Dora goes solar

Dora goes solar

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After years of darkness it seems the northern suburbs of Beirut will finally be lit up at night. Like most highways in Lebanon, the street lamps in the Dora area are constantly turned out due to electricity cuts. Finally, someone seems to have decided to rely on the sun instead of the failing national power company. And it’s hard to imagine why this wasn’t done years ago.

But the solar panels are set up only on a small patch of highway.

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They seem quite close together:

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Maybe because they don’t give out a lot of light?

The work began a few weeks ago.

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The company is called Irsal Telecom Solutions Provider, as seen on the truck:

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I wonder if anyone knows more about this company or the cost/duration of this contract and whether it will be expanded to other areas. Sadly, there exists no publicly accessible database or website listing government projects–at least to my knowledge–so that the public can keep track of such projects and know how their money is being spent. Because as it stands, most citizens will know only about what they see with their eyes after it has been paid for and executed.

Poles are now going up in the Nahr El Mawt area. Could this be the next site of solar panel lighting?

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Let’s hope these lights will be effective and properly maintained. Can you imagine if the whole national highway was lit up at night? One can dream.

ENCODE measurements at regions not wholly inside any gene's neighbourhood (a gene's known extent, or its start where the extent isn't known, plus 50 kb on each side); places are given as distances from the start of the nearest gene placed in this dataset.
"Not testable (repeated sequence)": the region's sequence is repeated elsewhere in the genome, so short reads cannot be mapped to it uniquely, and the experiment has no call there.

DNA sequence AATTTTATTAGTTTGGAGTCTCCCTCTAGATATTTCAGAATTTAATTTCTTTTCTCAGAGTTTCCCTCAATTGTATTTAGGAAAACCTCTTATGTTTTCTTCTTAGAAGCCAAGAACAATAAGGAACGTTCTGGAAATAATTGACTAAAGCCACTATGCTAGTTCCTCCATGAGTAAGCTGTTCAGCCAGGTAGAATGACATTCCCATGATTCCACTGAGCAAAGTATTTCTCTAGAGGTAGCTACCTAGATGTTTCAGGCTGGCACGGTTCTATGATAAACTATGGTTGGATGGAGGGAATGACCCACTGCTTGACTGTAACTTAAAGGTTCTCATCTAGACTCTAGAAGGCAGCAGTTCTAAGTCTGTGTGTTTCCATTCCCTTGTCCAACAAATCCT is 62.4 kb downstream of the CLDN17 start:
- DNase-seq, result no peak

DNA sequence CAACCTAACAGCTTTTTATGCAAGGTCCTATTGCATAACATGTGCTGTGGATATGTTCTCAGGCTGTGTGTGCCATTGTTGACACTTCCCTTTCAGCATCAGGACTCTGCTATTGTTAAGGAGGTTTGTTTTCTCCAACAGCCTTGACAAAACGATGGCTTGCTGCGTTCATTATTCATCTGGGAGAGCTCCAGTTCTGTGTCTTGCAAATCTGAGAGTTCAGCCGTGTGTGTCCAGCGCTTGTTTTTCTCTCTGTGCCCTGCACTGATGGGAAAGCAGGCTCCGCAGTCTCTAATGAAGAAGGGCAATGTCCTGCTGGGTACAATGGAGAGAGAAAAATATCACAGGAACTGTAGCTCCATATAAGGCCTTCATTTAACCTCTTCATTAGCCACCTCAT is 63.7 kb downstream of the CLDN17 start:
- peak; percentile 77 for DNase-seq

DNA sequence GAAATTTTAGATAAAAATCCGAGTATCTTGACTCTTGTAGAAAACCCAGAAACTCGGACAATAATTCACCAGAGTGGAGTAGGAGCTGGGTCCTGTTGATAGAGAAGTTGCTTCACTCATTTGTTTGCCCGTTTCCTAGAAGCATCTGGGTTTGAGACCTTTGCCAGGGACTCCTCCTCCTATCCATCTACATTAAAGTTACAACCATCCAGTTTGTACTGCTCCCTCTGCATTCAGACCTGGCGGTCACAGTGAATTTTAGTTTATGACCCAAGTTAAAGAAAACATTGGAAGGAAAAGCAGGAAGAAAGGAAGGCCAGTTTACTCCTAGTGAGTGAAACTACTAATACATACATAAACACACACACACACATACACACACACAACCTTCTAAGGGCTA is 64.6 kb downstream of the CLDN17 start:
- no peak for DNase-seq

UPDATE:

Shortly after posting this, I noticed that only a handful of the new lamps were working tonight:

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Maybe they are still installing them?

1 COMMENT

  1. The night shots explain why they’re packed that tightly. It’s not the output, it’s the cone or profile of the light it discharges.

    The only way to have fewer of them is to make them taller, and I would guess that this would limit the number of service contractors there are that have apparatus tall enough to service the lamps.

    The reason these are beginning to appear in places all over the world is that they are reaching an price point vis a vis conventional lights and the hugely expensive task of wiring them in trenches and concrete encased ductbanks.

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